Of course you are not limited to three rings, nor do you have to wrap them individually. A five-piece bangle wrapped together (just use the steps for the center ring in this project) would make a terrific background for larger mixed-media decorations. The bangles are fun to wear and so easy to make that you’ll have a whole collection of your personal, wearable mixed media art soon.

Jewelry made from Fiber and Fabric

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Katja Blum is a writer and translator from Tulsa, OK. As an artist, she started with yarn, fabric and papier mache (rarely together), branching out into collage and other paper arts about ten years ago. Her latest obsession is making soft stuffies and art dolls – to the delight of her toddler. She also likes to find creative solutions for ugly or broken things around the house – to the delight of her husband.

You can see more of her work with fiber, paper and words at www.thewaywardsheep.com

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Altered Dominoes

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This article is written by Shari Welch

Before you take your old games to the donation station,why not take a second look at them. Could you possibly reuse the board, box, or game pieces to create something artistic and beautiful? With a little imagination the possibilities are endless.

As a mixed media artist I am always looking for new materials to use when creating my art. As an avid reduce, reuse, and recycle kinda girl this project couldn’t be more perfect. I am going to give you the basic instructions and then you can have fun deciding how to finishing them. There are so many ways you can decorate dominoes. Pinterest is full of inspirational ideas. I have a board dedicated to them.

Here is what you will need:

Shari Welch creates these fun altered dominoes. Here are the items you will need to get started

  • Domino game pieces
  • Rubbing alcohol, cotton pads
  • Hand drill with a small bit
  • Small piece of wood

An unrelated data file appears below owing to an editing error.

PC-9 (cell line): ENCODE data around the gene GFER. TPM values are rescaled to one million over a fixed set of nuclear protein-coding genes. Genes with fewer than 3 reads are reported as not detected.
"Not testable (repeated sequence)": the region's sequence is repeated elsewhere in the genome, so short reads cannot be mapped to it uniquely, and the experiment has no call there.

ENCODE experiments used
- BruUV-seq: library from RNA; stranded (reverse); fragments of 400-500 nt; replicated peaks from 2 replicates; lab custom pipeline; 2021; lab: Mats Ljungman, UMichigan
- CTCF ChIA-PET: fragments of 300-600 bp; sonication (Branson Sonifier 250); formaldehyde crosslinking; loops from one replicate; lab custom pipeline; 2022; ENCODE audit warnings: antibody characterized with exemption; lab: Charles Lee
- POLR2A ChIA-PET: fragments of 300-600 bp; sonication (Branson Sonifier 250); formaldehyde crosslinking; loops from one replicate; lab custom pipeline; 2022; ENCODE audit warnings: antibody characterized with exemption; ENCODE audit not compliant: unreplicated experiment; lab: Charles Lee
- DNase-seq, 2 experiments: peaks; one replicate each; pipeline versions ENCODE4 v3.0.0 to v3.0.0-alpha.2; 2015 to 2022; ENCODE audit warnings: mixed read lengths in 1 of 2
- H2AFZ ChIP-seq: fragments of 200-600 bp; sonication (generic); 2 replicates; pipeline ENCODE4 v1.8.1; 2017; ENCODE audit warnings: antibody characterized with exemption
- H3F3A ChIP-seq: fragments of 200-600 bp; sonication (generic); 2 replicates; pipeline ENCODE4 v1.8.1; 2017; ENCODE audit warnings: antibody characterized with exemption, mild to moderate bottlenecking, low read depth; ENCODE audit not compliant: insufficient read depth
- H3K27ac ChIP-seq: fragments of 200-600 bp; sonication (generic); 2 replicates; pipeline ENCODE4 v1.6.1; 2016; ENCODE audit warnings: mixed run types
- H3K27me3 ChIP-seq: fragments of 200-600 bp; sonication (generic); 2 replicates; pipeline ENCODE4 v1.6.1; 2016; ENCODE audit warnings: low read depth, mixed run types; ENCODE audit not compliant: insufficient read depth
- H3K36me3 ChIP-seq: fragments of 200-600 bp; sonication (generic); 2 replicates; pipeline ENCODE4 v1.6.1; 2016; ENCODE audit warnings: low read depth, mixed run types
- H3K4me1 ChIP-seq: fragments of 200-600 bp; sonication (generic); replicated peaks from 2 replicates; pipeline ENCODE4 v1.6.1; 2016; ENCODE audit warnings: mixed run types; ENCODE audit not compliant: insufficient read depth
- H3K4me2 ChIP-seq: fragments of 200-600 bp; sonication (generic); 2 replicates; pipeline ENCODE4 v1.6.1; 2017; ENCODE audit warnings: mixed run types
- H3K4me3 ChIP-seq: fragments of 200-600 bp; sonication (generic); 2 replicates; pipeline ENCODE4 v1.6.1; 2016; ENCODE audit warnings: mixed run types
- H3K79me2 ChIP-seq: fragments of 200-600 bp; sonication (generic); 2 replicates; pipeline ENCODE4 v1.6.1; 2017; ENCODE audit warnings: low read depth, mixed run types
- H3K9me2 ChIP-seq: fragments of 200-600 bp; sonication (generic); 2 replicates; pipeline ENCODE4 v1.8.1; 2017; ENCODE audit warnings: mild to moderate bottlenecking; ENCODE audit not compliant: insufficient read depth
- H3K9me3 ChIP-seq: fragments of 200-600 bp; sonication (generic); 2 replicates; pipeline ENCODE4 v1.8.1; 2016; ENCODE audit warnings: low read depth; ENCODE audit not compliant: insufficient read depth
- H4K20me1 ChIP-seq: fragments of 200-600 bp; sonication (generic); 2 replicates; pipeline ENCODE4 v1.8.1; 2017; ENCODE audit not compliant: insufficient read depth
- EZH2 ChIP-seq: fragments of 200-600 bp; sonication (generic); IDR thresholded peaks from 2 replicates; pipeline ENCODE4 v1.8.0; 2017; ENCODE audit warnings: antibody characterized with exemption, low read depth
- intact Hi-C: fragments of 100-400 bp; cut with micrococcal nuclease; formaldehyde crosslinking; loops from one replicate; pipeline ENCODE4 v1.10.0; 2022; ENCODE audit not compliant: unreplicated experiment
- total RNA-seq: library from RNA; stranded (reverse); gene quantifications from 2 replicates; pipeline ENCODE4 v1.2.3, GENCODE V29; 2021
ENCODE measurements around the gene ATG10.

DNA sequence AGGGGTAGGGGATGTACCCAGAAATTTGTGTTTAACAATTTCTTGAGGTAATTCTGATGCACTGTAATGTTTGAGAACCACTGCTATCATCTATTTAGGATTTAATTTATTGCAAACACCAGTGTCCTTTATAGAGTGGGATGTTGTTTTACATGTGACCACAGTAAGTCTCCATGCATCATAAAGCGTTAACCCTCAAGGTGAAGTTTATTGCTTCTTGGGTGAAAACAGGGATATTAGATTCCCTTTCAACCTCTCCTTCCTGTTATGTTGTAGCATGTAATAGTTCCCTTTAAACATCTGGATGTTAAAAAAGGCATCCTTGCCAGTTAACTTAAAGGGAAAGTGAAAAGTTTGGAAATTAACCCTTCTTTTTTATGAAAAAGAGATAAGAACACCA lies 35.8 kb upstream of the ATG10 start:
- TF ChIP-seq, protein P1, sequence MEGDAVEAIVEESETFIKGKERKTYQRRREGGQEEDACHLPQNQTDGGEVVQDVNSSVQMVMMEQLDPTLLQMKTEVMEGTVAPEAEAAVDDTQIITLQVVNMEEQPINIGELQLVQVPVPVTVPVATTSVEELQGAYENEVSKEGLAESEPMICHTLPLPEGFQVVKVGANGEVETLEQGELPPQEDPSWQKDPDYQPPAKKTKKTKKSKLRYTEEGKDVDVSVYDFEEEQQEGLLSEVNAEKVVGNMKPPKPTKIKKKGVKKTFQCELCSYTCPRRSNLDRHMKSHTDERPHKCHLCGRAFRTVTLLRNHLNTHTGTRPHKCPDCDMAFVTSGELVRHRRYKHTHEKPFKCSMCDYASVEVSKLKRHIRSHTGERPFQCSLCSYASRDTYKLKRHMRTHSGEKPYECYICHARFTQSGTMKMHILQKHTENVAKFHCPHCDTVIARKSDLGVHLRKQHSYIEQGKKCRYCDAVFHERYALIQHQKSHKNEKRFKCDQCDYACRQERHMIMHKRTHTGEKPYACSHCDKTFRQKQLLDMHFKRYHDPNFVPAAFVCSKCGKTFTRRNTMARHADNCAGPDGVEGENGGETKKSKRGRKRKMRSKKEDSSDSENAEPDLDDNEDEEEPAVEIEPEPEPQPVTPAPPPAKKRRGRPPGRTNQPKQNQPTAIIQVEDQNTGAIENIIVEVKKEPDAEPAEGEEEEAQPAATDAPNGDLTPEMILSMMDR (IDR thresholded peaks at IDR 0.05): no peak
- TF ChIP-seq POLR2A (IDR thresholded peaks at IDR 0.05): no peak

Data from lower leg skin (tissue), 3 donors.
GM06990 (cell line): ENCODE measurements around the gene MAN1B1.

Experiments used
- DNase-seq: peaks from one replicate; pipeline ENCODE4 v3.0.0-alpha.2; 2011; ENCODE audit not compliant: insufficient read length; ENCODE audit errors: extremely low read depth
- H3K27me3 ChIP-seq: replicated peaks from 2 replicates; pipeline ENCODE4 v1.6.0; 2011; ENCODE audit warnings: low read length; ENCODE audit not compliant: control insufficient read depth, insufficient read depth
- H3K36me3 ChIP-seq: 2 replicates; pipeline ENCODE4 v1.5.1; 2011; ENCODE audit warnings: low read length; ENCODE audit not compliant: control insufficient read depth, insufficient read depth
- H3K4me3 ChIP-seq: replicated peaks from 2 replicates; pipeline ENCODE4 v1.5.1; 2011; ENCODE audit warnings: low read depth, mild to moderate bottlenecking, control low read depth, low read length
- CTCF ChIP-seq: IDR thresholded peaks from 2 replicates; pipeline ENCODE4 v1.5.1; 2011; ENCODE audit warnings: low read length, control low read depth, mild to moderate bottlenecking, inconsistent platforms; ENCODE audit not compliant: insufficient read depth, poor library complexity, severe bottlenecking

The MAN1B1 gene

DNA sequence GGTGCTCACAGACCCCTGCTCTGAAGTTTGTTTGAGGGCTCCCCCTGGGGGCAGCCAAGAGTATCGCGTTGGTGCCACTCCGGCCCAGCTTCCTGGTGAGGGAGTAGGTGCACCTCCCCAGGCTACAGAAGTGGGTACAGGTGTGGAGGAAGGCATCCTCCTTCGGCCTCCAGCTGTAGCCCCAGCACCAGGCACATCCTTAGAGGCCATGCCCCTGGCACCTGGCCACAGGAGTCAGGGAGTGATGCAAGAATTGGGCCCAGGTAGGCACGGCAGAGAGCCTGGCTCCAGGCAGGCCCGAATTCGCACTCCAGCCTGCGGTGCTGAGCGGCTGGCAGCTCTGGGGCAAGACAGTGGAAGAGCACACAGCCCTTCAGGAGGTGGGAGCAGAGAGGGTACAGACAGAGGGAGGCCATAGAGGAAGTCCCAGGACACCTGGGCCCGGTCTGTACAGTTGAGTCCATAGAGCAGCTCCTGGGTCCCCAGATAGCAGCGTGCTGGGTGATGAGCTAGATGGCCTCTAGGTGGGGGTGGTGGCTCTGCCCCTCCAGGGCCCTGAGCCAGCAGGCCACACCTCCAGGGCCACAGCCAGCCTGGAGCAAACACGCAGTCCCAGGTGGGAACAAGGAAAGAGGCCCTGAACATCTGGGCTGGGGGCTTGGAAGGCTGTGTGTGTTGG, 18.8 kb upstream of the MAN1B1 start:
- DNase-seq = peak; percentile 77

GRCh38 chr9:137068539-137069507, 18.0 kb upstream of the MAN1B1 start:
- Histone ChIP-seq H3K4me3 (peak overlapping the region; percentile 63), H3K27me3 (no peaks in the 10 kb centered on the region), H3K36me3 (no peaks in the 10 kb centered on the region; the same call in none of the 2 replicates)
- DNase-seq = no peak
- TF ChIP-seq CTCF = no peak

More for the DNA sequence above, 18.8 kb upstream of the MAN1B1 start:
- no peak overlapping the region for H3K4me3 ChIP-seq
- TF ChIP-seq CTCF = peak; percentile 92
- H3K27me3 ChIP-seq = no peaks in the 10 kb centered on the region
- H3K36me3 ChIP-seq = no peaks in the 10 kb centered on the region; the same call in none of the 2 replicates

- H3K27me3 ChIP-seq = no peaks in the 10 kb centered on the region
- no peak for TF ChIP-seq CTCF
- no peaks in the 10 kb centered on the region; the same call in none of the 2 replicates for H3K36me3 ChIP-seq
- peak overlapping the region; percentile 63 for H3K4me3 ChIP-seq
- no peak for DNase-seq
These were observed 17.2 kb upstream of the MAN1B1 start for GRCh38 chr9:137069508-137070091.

• Mod Podge Matte clear acrylic spray sealer

Here are a few ideas to use for finishing your dominoes:

Here are a few ideas to use for finishing your dominoes

  • Alcohol Inks, inking tool
  • Sharpie or any permanent marker
  • Found trinkets, beads, ribbon, eyelets
  • Old comic books and newsprint
  • Key chain, Ball chain, leather, magnets
  • Mod podge dimensional magic
  • Rubber stamps, permanent ink pad

Let’s get started

1.First you must wipe your domino with alcohol to insure no oils or dust is on them.

2. If you are making a necklace or want to add embellishments you will need to drill a hole. The dominoes are surprisingly easy to drill into.

The dominoes are surprisingly easy to drill

3. Add a background. Paper, alcohol inks, markers, stickers, rubber stamps.  This link will help show you how to use the inks in more detail. HINT: If you use alcohol inks and you are not happy with the results you can wipe it off with a little rubbing alcohol and start again.

4. Make sure your background is dry and then spray with an acrylic sealer.

5. After the sealer is dry you can add  more colors, stamping etc.

6. If you wish, you can now add embellishments to your domino.

Remember it is all up to you on how little or how much color and embellishments you want to add. Some of my favorite dominoes are stamped with black ink and that’s all.

Here are a few dominoes I have made

Here are a few dominoes I have made

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Shari Welch is a mixed media artist living in Denton Texas. She is known for using reuse and recycle materials in her artwork. She volunteers for SCRAP Denton where she is on the education committee, teaches workshops, art camp, and performs art demos. She is passionate about mixed media art and enjoys helping others discover their creativity.

You can follow Shari and see her mixed media art at her facebook page.
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Wearable Art: Fabric and Fiber Jewelry

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This article was written by Katja Blum

Mixed media and jewelry are a great combination – jewelry is a perfect way to take a piece of your art with you in your everyday life, and thinking about the functional aspects and size of jewelry gives you an interesting framework for your creative ideas.